What is Chlamydia?
Chlamydia is a Sexually Transmitted Infection (STI) caused by a bacterium that can infect anyone.

How does someone get chlamydia?

  • Anyone can get chlamydia. It is very common and can be easily transmitted during vaginal, oral and anal sex.
  • If you are pregnant and have chlamydia, you can pass the infection to your baby during childbirth.
  • Most people who have chlamydia don’t know it.
  • Often, this infection does not present with symptoms.
  • You can pass chlamydia to others without knowing it.
  • Chlamydia is easy to treat and cure.
  • If you do not treat chlamydia, it can lead to serious health problems.
  • Even if you have had chlamydia before, you can still catch it again.

How can I lower my risk for chlamydia?

  • Use condoms every time you have sex.
  • Get tested as often as necessary.
  • Limit your number of partners.
  • Do not have sex if drunk or have used illicit drugs.

N.B. Washing the genitals after sex will not prevent STIs.

What are the symptoms of chlamydia?
You may not know that you have chlamydia but you may still be infected and pass the infection to other sexual partners. Most people who have chlamydia do not know they have it. However, you may experience:

Persons with female anatomical and physiological characteristics:

  • Increased discharge and/or change in colour or smell.
  • Burning sensation or discomfort while passing urine.
  • Bleeding after sex.
  • Bleeding between periods or heavier periods.
  • Abdominal pain.

Persons with male anatomical and physiological characteristics:

  • Burning sensation or discomfort while passing urine.
  • Discharge from the penis.
  • Burning or itching sensation at the opening of the penis.
  • Discomfort/pain and/or swelling in the testicles.

Common symptoms in individuals:

  • Rectal pain.
  • Rectal bleeding.
  • Rectal discharge.
  • Eye infections following contact with genital secretions.

How can I find out if I have chlamydia?

  • You can call the Genitourinary Clinic at Mater Dei Hospital (Out-patients Level 2) on 25457494/1 for appointment.
  • The doctor may carry out a blood test, ask you for a urine sample, or use a cotton swab, which is an easy and a painless test for chlamydia. You may get tested for other STIs as one can have other sexually transmitted infections at the same time.

When should I be tested?

  • You should be tested as soon as you experience any of the symptoms listed above.
  • If you had or are having unprotected vaginal, anal or oral sex.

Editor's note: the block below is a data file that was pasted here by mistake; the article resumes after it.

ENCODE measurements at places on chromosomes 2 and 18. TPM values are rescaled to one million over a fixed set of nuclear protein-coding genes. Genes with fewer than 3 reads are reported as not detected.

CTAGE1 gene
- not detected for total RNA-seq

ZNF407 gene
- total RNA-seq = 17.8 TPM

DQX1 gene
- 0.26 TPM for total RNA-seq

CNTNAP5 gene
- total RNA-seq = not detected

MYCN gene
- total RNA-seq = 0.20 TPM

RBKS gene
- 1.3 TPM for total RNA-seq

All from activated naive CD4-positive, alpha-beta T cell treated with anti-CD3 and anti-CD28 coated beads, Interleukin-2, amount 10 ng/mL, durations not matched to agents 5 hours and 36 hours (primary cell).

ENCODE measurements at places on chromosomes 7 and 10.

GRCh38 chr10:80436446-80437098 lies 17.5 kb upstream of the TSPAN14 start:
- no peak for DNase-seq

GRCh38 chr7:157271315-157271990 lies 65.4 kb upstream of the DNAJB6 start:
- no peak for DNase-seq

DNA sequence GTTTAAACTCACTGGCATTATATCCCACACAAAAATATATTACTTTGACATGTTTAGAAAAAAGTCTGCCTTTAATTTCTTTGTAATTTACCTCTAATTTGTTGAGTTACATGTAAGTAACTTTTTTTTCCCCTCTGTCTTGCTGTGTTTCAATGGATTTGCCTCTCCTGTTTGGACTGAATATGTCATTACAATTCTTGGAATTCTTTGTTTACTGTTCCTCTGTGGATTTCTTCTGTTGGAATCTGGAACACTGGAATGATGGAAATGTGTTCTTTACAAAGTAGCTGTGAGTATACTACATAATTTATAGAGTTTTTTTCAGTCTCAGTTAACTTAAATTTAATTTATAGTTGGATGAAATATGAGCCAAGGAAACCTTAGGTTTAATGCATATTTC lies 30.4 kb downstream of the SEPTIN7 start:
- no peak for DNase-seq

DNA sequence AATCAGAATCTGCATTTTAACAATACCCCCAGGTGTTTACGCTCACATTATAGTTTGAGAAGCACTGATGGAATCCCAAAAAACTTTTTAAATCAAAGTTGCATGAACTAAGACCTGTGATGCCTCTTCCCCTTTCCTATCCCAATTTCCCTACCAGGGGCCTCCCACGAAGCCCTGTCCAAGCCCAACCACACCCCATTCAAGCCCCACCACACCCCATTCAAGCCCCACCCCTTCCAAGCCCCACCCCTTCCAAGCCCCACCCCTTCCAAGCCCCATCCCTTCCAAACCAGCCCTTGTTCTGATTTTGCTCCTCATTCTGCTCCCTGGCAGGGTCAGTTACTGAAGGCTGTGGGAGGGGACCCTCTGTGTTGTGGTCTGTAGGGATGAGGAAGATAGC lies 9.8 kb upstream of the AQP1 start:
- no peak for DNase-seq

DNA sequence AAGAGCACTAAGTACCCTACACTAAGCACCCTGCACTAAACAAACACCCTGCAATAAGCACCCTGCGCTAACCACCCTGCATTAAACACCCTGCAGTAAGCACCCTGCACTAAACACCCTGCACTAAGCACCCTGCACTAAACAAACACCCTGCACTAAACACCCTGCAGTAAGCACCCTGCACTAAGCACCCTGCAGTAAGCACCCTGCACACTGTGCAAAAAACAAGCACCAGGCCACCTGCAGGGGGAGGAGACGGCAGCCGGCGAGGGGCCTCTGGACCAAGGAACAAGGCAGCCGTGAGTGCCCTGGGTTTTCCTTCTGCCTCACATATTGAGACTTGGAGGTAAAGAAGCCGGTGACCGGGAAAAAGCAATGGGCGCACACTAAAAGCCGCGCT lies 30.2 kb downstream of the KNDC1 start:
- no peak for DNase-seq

• If you are having unprotected sex with more than one partner.

How is chlamydia treated?

  • Chlamydia is treated and cured with antibiotics.
  • Make sure to finish all medicines. Do not share them with others.
  • The doctor will inform you when you can be sexually active again. It is important that you do not have sex until the completion of the treatment. The treatment may be one dose or may take longer. Follow your doctor’s advice. The duration of treatment will affect when you can have sex again.
  • It is important to tell your doctor if you are pregnant as you will need different antibiotics.

Can I get chlamydia again after I’ve been treated?

  • Yes, you can get chlamydia again. You can get it from an untreated sexual partner.

What are the complications of chlamydia if I don’t get treated?
In persons with female anatomical and physiological characteristics:

  • A person can develop complications such as Pelvic Inflammatory Disease (PID). Chlamydia can spread into the uterus or Fallopian tubes and cause PID. The symptoms of PID include: abdominal/pelvic pain (which can be long-lasting), fever, and internal abscesses.
  • This damage may affect your chance of getting pregnant, including by causing infertility, or lead to an ectopic pregnancy (pregnancy outside the uterus or in the Fallopian tubes).

In persons with male anatomical and physiological characteristics:

  • It can cause inflammation in the epididymis and/or testicles, which can be painful and cause fever.
  • This infection can cause damage to the urethra leading to difficulty in passing urine.
  • Rarely, it may affect fertility, even leading to infertility.

Common complications in all individuals:

  • Reiter’s Syndrome: a form of arthritis leading to inflammation and swelling of joints.

Do I have to inform my partner about chlamydia?

  • Your partner may have chlamydia too.
  • Be sure to tell your recent sex partners so that they can get tested and treated. They may also have it without knowing.
  • Healthcare professionals may help you in notifying your sexual partners in a confidential manner.
  • If someone shares their sexual health status with you, be thankful - don’t shame them. You and your partner can get tested and treated!

Chlamydia and pregnancy

The unborn child of a pregnant mother infected with chlamydia can be born prematurely and may develop eye infections or pneumonia.

Does chlamydia affect my risk of getting infected with HIV?
Chlamydia can also facilitate HIV transmission. The genital inflammation caused by chlamydia can give rise to unusual sore/s in genital tissue, creating potential sites where the HIV virus can enter the body.

How can chlamydia be prevented?
Gonorrhea and other STIs can be successfully prevented by using appropriate contraception and taking other precautions, such as:

  • Using male condoms or female condoms every time you have vaginal sex, or male condoms during anal sex.
  • Using a condom to cover the penis or a latex or plastic square (dam) to cover the female genitals if you have oral sex.
  • Not sharing sex toys, or washing them before and after sex and covering them with a new condom before anyone else uses them.

Further information and help

  • Talk to your doctor.
  • Call the GU Clinic on 25457494/1 for an appointment.